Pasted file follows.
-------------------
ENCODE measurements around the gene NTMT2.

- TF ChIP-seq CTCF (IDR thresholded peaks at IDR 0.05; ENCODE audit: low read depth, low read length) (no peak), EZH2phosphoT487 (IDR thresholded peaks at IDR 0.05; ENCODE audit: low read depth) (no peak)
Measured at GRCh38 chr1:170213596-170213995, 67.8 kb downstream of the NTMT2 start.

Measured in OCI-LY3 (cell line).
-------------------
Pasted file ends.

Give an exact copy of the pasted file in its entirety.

ENCODE measurements around the gene NTMT2.

- TF ChIP-seq CTCF (IDR thresholded peaks at IDR 0.05; ENCODE audit: low read depth, low read length) (no peak), EZH2phosphoT487 (IDR thresholded peaks at IDR 0.05; ENCODE audit: low read depth) (no peak)
Measured at GRCh38 chr1:170213596-170213995, 67.8 kb downstream of the NTMT2 start.

Measured in OCI-LY3 (cell line).